Pressure-based MFC for SDS applications
Figure 12. Pressure-based MFC for SDS applications.

PMFCs are used in combination with Baratron® absolute pressure transducers for low line pressure applications, such as ion implant, where thermal mass flow controllers are limited in their ability to accurately measure flow. SDS units are typically low flow systems (1–20 sccm) that have sub-atmospheric inlet pressures in the range of 5 to 15 Torr. Pressure drop across a PMFC is low; typically a drop of less than 10 Torr is preferred for SDS applications. Figure 13 shows the internal configuration of an MKS Type 1640 PMFC. An orifice of known conductance is placed downstream of the pressure sensor and control valve. The pressure on the upstream side of the orifice (P1) is monitored using a Baratron absolute pressure transducer and controlled with a proportional control valve as shown. When the condition P1>2xP2 is met, the flow through the PMFC is directly proportional to P1. Table 2 provides a comparison of PMFCs with thermal MFCs.

Components of a Pressure-Based MFC
Figure 13. Components of a PMFC (MKS Type 1640 Pressure-Based MFC).
Table 2. A comparison of PMFCs with thermal MFCs.
Parameter MKS 1640 PMFC Thermal MFC
Full Scale pressure drop (minimum) 6 Torr 10 Torr
Heat added to gas No Yes
Zero flow indication No Yes
Zero pressure indication Yes No
Direct SDS pressure indication Yes No
Indirect SDS pressure indication (valve voltage) Yes Yes
Flow independent of MFC inlet pressure Yes No
Flow independent of downstream pressure P1>2P2 No

Applications

Vacuum/Pressure Control

Since process pressure is a dynamic equilibrium between gas flow into a process chamber and gas flow out of the chamber, the gas flow into a chamber can be used to control the pressure (Figure 14).

Vacuum control using an MFC
Figure 14. Vacuum control using an MFC.

Pressure in the process chamber obeys the relationship:

Equation

Where P is the gas pressure in the chamber, Q is the gas load, the molecular flow rate of gas into the chamber. It is controlled by the MFC. S is the pumping speed of the vacuum system which determines the molecular flow rate of gas out of the chamber. Closed-loop pressure control in a process chamber can be established by using a Baratron pressure gauge and an MFC as shown in Figure 15.

Closed-loop pressure control using a Baratron® manometer and an MFC
Figure 15. Closed-loop pressure control using a Baratron® manometer and an MFC.

Physical Deposition

Gas pressure and composition are critical parameters that determine plasma ignition and deposition control in physical depostion process equipment such as the sputter deposition tool shown in Figure 16. In a typical sputter process, the flow rate of an inert gas such as Argon must be accurately and repeatably controlled throughout the process and process-to-process. Argon flow to a sputter deposition process chamber can be precisely and repeatably controlled using a closed-loop pressure control scheme as shown in the Figure 16.

Closed-loop pressure control in a sputter deposition process chamber
Figure 16. Closed-loop pressure control in a sputter deposition process chamber.

Chemical Vapor Deposition

In chemical vapor deposition (CVD) processes, the flow rates of multiple precursor gases into the process chamber must be precisely and repeatably controlled. The concentration and ratio of these precursor gases in the process chamber determine both the process characteristics (e.g. deposition rate and throughput) and the material properties of the thin films produced (e.g. chemical composition, mechanical properties such as stress and finish, and film thickness). In a typical CVD tool, the flow rate of each precursor gases must be individually measured and controlled using MFCs. The cumulative flow of the different precursor gases is additive in determining the total molecular gas flow into the chamber and the chamber pressure is determined by the relationship shown in Figure 17.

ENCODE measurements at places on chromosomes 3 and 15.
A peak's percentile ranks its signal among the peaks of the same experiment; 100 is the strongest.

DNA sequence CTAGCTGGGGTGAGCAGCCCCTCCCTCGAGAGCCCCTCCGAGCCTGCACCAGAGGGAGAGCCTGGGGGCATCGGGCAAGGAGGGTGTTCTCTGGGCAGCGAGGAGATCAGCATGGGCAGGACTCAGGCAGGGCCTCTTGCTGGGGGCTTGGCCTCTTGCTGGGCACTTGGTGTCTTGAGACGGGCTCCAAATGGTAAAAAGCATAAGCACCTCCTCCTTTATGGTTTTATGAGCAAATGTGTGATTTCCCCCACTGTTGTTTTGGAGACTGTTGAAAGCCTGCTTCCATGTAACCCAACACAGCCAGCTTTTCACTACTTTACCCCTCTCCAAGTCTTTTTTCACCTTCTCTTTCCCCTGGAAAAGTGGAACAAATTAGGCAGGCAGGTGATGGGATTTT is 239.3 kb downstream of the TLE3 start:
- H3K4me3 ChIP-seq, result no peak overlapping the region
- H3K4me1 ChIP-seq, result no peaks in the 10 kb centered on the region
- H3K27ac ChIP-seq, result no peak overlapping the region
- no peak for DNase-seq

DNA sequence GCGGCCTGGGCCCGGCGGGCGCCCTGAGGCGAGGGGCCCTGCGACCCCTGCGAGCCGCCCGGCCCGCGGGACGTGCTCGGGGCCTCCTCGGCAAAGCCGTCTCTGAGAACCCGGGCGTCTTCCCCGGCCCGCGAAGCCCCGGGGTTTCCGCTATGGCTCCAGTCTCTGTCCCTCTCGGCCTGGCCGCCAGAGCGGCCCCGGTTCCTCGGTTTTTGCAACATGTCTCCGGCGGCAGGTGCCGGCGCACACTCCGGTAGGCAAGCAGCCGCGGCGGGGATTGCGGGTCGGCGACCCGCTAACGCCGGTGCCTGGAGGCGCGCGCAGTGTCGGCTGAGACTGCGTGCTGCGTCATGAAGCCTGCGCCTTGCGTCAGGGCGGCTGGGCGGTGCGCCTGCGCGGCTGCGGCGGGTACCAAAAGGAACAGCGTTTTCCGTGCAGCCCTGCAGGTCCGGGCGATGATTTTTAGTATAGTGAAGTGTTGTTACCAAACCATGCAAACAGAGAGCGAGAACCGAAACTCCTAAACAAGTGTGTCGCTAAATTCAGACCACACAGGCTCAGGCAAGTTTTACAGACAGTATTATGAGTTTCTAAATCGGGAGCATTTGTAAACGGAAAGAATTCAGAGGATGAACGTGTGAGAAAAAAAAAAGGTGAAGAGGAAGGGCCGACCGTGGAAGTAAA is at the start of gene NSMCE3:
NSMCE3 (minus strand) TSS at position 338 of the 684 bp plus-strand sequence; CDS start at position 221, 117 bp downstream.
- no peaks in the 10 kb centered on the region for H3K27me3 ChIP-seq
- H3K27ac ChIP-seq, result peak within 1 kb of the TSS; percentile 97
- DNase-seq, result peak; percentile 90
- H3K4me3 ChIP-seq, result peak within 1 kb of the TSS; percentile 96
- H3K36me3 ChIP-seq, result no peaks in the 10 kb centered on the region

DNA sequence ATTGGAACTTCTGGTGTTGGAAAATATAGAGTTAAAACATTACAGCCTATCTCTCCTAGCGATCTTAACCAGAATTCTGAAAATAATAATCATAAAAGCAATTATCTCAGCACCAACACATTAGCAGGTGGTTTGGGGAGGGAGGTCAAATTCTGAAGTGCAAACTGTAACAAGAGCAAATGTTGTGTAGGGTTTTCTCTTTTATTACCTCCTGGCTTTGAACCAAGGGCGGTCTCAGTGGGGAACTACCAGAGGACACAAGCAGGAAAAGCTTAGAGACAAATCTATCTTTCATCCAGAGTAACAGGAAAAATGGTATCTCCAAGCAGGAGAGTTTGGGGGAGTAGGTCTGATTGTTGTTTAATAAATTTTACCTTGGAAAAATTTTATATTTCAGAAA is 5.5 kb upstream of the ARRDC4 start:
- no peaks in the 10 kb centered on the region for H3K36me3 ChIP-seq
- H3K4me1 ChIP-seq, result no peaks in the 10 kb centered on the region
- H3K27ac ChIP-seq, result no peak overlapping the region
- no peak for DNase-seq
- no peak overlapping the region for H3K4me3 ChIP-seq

Gas flow and pressure in a CVD tool
Figure 17. Gas flow and pressure in a CVD tool.

Broad Selection for Varied Industries

MKS Instruments is a global leader in MFC technology and supplies a variety of different MFC types to industries such as semiconductor fabricators, display manufacturers, and photovoltaic cell manufacturers. MKS' line of thermal MFCs include the fast and repeatable G-Series thermal MFCs that provide a cost-effective flow control solution for most industrial and technological applications. G-Series MFCs are available as either elastomer or metal-sealed units with flow ranges up to 300 SLPM. They are available with a wide choice of digital (RS485, Profibus™, EtherCAT®, Profinet or DeviceNet™) or analog (0–5 VDC or 4–20 mA) I/O options. MKS I-Series thermal MFCs are designed specifically for applications that have harsh environments where protection against water and dust is critical. I-Series mass flow controllers have IP66-rated enclosures that are dust tight and protect against powerful water jets. They offer digital (Profibus®) or analog (0–5 VDC or 4–20 mA) I/O. I-Series MFCs are available with flow ranges up to 500 SLPM. MKS' P-Series thermal MFCs are high performance multi-gas, multi-range mass flow controllers that are designed for critical applications where accuracy, repeatability, and pressure insensitivity are required. They have gas parameters stored in memory that allow user selected gas measurement and control with 1% set point accuracy. As with other MKS thermal mass flow controllers, P-Series MFCs have analog (0–5 VDC) or digital (DeviceNet, RS485) I/Os. The C-series is a compact MFC using a Micro-Electro-Mechanical Systems (MEMS) based flow sensor designed for non-corrosive gas applications. The C-series MFC is available with analog (0–5 VDC) or digital (RS485, Modbus TCP/IP) I/Os.

MKS Instruments also supplies pressure based flow controllers (such as the metal-sealed 1640A MFC) and a number of specialized mass flow control solutions such as flow ratio controllers (Delta II, III, and IV Mass Flow Ratio Controllers for up to 4-zone ratio control), Mass Flow Verifiers and single- and dual-zone pressure controllers (G-series and P-series integrated pressure controllers and DPC Dual-Zone Pressure Controllers).


MKS Mass Flow Controllers & Meters